(Washington, DC--February 2, 2001) President Vladimir Putin is imposing ever more severe restrictions on media freedom in Russia, thereby reversing one of the great achievements of the Boris Yeltsin era, the director of a leading media watchdog organization told an RFE/RL briefing this week.
Ann Cooper, who is director of the New York-based Committee to Protect Journalists, said that Putin is not interested in press freedom. Indeed, she noted, "whenever Putin talks about press freedom, it is clear to me that what he really wants to see is press censorship." Unfortunately, she said, one of the reasons he has been able to move against the media is the shift in Russian public attitudes about journalists.
For many Russians, journalists were the heroes of Mikhail Gorbachev's glasnost campaign, Cooper said, and they played a key role in turning back the August 1991 coup. But the willingness of journalists to compromise their integrity in support of the reelection of Boris Yeltsin in 1996 soured many Russians on the press, sending its ratings among the population sharply downward. Now, she said, CPJ researchers have found that many Russians share Putin's belief that the state should put restrictions on the media.
Cooper added that her group was especially concerned by three developments: the severe restrictions on coverage of the Chechen war, the increase in unpunished violence against journalists, and the government's moves against two media oligarchs, Vladimir Gusinsky and Boris Berezovsky.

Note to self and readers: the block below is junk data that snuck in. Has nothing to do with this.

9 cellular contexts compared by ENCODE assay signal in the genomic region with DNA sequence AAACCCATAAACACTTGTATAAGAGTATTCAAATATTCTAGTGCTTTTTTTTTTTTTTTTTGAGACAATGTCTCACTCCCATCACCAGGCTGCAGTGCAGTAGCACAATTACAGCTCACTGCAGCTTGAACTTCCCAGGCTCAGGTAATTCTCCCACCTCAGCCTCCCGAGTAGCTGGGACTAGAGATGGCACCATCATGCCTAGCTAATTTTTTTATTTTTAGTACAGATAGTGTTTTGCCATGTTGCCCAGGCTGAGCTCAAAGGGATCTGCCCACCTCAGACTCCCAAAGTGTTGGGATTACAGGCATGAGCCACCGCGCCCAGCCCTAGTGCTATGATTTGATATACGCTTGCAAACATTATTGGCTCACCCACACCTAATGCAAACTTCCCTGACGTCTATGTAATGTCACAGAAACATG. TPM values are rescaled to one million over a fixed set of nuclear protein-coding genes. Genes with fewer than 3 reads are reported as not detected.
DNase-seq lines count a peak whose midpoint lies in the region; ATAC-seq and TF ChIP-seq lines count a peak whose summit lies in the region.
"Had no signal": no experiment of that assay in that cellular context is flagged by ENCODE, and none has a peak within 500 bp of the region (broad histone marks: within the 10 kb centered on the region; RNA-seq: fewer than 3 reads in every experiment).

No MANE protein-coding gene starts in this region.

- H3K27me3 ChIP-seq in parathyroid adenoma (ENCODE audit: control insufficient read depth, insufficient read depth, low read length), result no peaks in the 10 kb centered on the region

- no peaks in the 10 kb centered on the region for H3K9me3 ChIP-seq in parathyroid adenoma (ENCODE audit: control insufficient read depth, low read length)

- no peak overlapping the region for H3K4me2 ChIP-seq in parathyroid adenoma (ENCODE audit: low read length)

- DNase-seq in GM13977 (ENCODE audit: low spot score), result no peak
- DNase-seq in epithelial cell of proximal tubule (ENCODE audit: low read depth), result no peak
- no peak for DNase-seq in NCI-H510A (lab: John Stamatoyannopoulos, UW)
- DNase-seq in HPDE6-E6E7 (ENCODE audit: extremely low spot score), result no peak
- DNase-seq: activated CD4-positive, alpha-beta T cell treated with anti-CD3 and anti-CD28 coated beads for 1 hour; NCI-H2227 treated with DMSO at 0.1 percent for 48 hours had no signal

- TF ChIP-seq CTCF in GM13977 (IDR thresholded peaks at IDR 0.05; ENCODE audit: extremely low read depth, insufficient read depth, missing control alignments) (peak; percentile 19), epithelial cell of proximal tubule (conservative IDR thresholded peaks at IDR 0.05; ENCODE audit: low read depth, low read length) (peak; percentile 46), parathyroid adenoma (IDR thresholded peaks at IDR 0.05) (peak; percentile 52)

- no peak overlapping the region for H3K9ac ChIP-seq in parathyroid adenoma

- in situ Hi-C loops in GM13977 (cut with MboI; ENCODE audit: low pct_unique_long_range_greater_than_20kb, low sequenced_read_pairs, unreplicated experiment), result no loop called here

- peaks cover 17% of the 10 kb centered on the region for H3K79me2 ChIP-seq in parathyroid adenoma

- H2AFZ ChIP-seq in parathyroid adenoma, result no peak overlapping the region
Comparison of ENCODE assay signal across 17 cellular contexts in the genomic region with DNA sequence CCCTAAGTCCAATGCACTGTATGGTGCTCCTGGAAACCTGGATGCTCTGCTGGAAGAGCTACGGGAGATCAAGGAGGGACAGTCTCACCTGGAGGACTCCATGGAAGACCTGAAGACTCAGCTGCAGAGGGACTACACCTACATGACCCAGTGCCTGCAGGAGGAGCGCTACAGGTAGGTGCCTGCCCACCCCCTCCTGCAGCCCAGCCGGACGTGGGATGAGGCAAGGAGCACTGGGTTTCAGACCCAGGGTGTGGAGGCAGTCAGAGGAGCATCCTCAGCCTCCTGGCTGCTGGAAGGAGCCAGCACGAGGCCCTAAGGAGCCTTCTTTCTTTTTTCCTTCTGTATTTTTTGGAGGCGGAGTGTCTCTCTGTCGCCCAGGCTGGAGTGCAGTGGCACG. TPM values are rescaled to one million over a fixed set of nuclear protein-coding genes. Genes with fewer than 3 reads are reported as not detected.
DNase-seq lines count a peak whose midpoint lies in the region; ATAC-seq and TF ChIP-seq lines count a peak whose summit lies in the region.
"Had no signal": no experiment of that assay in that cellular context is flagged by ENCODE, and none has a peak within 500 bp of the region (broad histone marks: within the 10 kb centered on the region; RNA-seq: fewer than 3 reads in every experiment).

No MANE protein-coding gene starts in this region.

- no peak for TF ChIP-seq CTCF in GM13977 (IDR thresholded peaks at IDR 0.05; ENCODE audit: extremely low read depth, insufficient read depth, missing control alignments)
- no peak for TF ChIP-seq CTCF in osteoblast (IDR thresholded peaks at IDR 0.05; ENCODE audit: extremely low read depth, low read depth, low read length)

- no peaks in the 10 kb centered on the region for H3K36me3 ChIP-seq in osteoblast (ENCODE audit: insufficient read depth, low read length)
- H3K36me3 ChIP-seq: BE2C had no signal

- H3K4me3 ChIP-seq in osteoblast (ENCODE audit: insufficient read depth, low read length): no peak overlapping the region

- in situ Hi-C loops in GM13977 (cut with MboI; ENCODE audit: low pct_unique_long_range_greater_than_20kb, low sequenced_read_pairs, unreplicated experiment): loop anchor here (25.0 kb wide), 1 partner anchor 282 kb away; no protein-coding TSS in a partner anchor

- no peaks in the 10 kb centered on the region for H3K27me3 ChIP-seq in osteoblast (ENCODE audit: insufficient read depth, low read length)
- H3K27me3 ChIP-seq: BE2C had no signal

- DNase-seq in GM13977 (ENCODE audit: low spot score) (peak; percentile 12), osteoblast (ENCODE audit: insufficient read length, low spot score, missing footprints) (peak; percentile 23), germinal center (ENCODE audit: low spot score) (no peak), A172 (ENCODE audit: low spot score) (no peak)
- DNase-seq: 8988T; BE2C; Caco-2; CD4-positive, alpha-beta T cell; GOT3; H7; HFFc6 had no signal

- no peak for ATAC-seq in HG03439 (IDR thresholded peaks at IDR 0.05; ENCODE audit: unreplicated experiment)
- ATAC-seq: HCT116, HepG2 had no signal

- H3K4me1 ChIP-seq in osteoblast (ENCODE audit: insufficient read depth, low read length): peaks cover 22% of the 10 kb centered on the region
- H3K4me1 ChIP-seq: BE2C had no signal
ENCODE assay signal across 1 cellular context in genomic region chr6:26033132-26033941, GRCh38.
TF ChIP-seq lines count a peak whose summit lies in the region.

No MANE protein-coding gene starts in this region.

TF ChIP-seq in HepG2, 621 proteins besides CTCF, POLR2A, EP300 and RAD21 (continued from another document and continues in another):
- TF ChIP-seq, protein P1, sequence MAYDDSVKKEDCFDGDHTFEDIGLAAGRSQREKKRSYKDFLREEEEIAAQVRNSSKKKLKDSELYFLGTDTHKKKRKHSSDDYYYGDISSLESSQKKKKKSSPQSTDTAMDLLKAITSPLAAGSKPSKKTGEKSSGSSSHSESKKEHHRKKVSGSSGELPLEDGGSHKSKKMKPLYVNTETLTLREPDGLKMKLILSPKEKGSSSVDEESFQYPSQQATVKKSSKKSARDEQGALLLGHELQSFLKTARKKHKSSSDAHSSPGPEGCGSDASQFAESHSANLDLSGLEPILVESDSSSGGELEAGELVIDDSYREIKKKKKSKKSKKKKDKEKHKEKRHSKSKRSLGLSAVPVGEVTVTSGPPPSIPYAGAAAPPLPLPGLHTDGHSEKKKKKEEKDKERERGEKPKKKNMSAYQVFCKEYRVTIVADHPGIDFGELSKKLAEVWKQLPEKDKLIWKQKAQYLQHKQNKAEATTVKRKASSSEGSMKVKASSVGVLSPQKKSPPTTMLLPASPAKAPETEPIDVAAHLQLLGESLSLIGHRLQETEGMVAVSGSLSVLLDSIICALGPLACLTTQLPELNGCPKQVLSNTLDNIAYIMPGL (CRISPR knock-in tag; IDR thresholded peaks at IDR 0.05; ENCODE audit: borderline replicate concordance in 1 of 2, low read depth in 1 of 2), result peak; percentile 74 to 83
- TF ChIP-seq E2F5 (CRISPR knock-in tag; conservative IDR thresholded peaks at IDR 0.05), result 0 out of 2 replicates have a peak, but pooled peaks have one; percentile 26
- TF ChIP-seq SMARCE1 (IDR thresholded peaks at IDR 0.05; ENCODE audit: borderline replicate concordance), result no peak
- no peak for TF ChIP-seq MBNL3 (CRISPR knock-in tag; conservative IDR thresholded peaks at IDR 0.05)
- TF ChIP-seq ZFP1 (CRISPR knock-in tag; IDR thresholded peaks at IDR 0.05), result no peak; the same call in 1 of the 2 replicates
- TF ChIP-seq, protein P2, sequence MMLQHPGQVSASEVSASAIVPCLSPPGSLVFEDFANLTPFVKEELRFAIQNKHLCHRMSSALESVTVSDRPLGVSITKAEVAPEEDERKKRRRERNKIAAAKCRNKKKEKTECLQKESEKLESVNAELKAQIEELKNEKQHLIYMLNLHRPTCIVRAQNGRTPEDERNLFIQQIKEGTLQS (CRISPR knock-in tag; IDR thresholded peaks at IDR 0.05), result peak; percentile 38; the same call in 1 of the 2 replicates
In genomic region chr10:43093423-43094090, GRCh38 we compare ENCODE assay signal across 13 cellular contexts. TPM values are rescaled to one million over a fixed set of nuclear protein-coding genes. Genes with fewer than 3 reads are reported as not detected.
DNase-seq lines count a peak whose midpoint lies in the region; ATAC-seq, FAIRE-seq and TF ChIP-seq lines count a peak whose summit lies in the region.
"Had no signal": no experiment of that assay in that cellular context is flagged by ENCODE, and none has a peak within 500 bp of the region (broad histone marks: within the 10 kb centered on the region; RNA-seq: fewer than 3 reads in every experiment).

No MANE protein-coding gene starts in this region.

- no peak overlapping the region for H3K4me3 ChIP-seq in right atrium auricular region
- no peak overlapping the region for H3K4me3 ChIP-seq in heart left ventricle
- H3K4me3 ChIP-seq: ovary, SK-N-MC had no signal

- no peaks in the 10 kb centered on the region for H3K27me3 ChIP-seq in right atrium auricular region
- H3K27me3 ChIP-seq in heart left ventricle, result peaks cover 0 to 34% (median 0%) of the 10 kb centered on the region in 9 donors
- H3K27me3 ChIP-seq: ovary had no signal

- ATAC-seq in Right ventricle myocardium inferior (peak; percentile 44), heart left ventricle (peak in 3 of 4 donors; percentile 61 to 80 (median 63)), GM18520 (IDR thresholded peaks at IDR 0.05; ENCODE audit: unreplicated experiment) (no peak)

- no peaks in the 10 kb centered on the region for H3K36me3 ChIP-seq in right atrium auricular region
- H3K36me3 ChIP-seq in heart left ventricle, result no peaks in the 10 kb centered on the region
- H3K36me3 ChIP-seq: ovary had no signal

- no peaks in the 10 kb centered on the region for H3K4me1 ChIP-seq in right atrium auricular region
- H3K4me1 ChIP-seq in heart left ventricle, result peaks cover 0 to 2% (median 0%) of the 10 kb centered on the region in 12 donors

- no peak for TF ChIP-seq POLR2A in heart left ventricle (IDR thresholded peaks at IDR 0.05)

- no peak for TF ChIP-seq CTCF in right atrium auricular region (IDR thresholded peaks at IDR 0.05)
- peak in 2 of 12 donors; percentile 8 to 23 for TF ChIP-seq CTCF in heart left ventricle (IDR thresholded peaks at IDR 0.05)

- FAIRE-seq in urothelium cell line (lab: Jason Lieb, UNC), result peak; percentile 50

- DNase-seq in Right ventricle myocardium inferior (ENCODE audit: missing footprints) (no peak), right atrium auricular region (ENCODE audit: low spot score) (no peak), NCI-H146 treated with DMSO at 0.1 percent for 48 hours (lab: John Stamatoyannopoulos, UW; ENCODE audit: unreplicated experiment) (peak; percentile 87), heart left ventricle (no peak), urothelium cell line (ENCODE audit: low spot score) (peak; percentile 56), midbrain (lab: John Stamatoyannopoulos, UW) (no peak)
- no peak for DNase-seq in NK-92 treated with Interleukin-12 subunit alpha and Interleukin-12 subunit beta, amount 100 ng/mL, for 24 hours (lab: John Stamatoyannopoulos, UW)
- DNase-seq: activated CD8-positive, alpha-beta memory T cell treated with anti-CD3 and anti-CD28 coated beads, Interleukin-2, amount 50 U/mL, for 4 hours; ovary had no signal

The Russian information agency Moscow established to provide information about the Chechen war has proved to be an oxymoron, Cooper said. Instead of providing news, it has done everything it can to prevent journalists from getting accurate information about Chechnya. And she recalled the Russian governments harsh treatment last winter of RFE/RL journalist Andrei Babitsky.
CPJ is convinced that at least three Russian journalists were killed because of their work during 2000 and suspects that more may have been. She noted that Russian officials seldom investigate these cases aggressively or bring those responsible to justice.
And she said that the Kremlin's pressure on Gusinsky and Berezovsky, however legally complicated these cases may in fact be, threatened the most important independent journalistic outlets in Russia today.
In the face of these trends, Cooper called on Western governments and human rights organizations to keep up the pressure on the Russian authorities.